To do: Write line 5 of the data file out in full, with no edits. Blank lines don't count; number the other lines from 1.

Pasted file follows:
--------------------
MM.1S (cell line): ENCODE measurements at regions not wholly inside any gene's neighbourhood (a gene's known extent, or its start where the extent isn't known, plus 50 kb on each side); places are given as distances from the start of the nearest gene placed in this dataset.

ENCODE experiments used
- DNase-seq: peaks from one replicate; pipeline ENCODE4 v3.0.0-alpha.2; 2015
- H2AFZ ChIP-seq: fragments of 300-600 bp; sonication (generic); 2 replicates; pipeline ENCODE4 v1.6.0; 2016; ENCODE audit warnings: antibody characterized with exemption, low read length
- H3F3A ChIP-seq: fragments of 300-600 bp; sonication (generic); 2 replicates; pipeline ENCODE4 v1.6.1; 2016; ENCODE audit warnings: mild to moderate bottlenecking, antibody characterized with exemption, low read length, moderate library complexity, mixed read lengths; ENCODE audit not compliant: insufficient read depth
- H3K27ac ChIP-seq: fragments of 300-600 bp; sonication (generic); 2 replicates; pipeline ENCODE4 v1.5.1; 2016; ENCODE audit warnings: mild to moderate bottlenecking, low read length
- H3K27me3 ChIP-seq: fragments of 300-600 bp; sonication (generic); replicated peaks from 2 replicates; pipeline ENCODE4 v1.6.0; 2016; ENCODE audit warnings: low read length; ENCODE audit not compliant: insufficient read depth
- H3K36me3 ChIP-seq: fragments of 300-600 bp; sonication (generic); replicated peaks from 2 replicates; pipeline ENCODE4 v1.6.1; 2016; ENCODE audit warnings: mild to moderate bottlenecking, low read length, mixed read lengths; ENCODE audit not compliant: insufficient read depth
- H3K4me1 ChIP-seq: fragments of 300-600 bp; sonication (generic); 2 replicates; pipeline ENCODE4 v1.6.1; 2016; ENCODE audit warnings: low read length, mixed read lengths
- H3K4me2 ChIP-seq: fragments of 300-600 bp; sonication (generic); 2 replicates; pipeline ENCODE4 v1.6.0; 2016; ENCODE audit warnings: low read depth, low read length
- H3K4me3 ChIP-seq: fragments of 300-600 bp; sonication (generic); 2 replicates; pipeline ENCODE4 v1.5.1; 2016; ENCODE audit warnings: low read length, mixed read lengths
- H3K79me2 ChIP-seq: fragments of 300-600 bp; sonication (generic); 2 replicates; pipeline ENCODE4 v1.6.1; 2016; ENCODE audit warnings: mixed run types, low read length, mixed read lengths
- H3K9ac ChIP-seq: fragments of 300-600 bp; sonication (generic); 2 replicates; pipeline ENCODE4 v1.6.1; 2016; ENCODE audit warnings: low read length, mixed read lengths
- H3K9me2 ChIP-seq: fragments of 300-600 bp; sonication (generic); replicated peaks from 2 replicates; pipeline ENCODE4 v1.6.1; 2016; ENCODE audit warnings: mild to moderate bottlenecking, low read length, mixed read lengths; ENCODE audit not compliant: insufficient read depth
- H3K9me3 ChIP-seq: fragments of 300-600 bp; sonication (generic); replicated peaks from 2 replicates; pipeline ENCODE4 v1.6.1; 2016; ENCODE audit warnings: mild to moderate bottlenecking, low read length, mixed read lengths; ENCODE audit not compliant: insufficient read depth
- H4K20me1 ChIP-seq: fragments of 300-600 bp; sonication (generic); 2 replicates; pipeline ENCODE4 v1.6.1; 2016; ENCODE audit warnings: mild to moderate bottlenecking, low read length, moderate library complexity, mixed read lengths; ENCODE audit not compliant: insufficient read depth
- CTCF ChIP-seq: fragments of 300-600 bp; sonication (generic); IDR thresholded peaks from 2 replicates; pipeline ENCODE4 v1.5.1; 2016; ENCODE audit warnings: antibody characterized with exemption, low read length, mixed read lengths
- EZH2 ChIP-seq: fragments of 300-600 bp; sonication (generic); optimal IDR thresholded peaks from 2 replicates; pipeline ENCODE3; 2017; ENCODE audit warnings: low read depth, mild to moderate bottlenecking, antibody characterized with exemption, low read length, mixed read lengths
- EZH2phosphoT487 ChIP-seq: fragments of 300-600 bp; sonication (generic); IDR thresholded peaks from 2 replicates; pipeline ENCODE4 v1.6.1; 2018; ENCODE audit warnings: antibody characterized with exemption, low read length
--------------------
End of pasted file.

- H3F3A ChIP-seq: fragments of 300-600 bp; sonication (generic); 2 replicates; pipeline ENCODE4 v1.6.1; 2016; ENCODE audit warnings: mild to moderate bottlenecking, antibody characterized with exemption, low read length, moderate library complexity, mixed read lengths; ENCODE audit not compliant: insufficient read depth